Amid rising deaths from bootleg alcohol across Iran, heated discussions have erupted on Persian social media about who is to blame for the deaths.
Homayoun Sameyah Najafabadi, a member of the parliament’s health committee, claimed Wednesday that Iran’s consumption of alcohol is higher than the countries where drinking alcohol is legal, likely driven by poor social and economic conditions which lead people to find escapism through substance abuse.
According to a survey by Iran Open Data, half of all adults regularly consume alcohol despite the Islamic regime’s ban, homemade alcohol a common way to skirt the bans. In 2018, a report by the World Health Organization (WHO) ranked Iran ninth among 189 countries for alcohol consumption per capita in spite of its being banned since 1979.
“Unfortunately, we see that the consumption of home-made alcoholic beverages in the country is increasing day by day, despite the many advertisements about its health issues, and this is undeniable,” said Najafabadi, a physician representing the Jewish minority at the parliament.
During the past several weeks, about 30 people have been killed and 250 people have been hospitalized for alcohol poisoning in different cities in provinces of Tehran, Alborz, Mazandaran and Hormozgan due to the consumption of methanol, the toxic variant of alcohol in contrast to ethanol.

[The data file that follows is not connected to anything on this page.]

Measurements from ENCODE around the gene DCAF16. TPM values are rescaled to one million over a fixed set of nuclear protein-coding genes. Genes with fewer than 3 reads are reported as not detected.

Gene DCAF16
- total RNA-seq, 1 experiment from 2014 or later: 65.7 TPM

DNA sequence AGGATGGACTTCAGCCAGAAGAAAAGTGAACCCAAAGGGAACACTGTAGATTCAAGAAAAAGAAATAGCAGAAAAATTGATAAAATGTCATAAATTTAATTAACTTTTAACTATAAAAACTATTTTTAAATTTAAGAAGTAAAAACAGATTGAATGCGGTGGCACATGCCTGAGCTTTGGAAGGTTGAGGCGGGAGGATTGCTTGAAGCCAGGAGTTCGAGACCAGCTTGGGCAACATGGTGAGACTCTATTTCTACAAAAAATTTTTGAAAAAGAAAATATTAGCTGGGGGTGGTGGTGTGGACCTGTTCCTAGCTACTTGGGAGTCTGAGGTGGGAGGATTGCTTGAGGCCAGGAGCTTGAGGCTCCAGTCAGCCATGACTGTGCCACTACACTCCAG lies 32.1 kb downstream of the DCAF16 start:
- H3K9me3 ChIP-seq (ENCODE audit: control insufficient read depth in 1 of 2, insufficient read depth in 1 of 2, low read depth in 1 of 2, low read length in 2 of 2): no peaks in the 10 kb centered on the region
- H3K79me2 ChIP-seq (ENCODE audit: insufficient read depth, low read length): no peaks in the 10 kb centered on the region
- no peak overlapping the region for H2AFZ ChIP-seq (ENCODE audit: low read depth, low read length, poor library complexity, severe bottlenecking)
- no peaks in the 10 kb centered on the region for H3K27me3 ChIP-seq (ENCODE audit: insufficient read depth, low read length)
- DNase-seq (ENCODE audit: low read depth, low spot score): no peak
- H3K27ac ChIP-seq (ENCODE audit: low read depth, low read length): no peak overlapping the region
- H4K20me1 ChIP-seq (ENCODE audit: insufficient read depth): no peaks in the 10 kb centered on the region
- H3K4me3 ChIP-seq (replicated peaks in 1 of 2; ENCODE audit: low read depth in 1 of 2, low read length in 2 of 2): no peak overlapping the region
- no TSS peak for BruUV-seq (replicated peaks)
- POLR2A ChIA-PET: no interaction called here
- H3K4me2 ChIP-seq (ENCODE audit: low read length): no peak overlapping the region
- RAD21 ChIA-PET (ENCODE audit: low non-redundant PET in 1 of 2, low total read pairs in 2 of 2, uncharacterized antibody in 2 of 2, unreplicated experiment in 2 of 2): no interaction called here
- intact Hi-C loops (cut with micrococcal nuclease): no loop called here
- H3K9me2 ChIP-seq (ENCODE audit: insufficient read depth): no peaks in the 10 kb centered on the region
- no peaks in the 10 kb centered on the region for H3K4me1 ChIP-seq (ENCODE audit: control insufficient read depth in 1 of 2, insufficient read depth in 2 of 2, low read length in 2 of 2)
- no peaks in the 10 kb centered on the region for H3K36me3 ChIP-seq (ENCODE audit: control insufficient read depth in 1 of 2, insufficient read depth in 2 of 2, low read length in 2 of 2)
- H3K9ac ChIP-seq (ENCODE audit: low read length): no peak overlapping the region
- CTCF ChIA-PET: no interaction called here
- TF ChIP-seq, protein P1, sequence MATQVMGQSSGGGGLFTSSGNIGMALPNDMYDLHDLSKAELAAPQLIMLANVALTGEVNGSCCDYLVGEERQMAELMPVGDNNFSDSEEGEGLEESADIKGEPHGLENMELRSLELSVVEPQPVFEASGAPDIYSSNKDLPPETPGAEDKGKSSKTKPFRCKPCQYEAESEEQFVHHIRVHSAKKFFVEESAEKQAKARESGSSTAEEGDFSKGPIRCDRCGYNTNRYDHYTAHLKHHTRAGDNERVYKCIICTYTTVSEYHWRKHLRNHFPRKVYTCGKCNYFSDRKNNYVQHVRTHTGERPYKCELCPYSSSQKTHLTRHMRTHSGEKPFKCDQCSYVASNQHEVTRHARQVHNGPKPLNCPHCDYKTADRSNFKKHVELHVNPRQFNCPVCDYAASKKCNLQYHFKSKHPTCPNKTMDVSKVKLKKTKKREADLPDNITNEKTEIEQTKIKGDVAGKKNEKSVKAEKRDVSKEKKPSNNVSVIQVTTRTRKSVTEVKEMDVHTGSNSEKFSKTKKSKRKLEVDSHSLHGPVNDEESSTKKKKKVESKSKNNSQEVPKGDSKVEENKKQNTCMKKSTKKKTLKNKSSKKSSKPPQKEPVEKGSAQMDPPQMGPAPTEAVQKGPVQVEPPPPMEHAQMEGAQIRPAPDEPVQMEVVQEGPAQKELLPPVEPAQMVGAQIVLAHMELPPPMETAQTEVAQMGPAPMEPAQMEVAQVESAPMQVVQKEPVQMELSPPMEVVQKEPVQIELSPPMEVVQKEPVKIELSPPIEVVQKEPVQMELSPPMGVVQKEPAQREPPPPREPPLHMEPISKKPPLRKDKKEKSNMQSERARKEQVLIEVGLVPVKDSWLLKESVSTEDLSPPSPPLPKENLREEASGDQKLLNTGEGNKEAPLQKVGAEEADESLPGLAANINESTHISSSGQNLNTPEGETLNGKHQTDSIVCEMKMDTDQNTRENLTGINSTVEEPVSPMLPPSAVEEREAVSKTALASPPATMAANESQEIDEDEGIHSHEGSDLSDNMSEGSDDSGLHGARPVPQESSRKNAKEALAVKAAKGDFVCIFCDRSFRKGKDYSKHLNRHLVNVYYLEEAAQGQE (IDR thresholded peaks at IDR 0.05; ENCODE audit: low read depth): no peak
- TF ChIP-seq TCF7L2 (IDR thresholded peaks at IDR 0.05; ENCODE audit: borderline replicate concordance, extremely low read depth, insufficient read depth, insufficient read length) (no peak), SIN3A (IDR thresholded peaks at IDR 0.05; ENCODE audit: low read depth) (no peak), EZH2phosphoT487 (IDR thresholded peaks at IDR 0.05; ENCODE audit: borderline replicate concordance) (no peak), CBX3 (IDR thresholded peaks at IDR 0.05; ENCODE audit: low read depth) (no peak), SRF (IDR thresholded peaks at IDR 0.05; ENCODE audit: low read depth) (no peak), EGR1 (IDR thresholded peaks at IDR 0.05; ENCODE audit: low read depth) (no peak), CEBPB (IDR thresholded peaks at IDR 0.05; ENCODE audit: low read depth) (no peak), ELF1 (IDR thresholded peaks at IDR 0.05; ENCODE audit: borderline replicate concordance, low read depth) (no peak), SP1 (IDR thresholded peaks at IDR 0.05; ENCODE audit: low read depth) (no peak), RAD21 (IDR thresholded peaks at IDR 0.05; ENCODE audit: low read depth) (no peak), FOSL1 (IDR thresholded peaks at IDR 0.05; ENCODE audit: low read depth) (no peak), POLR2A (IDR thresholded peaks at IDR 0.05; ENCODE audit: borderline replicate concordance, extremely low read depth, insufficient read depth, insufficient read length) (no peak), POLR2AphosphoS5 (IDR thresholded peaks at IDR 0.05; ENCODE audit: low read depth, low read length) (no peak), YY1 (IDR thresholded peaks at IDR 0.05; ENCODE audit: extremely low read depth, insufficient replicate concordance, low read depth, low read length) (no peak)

Earlier on Wednesday, Amir Ahmadi, a prosecutor at one of the cities in Tehran province, said that two more people died and two lost their sight due to methanol poisoning.
Najafabadi says authorities need a better strategy to counter the consumption of alcohol beyond simply the threat of legal action, not least, the dangerous home brews which if made badly, can be fatal.
While the bans only feed people's hunger for what's prohibited, he said there are other reasons behind the rising consumption. “We must think about why alcohol consumption in Iran is even more than in countries where consumption is legal," he said.
There have always been reports of such poisonings across Iran, but the recent wave is significantly more widespread and deadlier, leading to rumors and speculations that the poisonings have been orchestrated by hardliners, like the wave of poisoning of schoolgirls which has affected hundreds of students throughout Iran since last year.
According to Deputy Health Minister Saeed Karimi, since the poisonings began on November 30, at least 13,000 female students were taken to medical centers due to suspected gas poisoning, while the regime has not done anything to find the perpetrators and instead cracked down on students, parents and teachers who protested the acts and journalists who reported them.
Now the current wave of alcohol poisonings has prompted different scenarios among Iranians. While hardliners believe those who drink alcohol to be sinners and criminals who deserve to suffer the consequences, ordinary people blame the regime for the deaths, underlining that most of the people who have died could be treated if they were taken to hospitals in time, but they hesitate because they are afraid of the consequences.
According to Abbas Masjedi Arani, the head of the Forensic Medicine Organization, 644 people died across Iran due to alcohol poisoning in the previous Iranian year (ended March 20), indicating a 30-percent rise compared with a year earlier.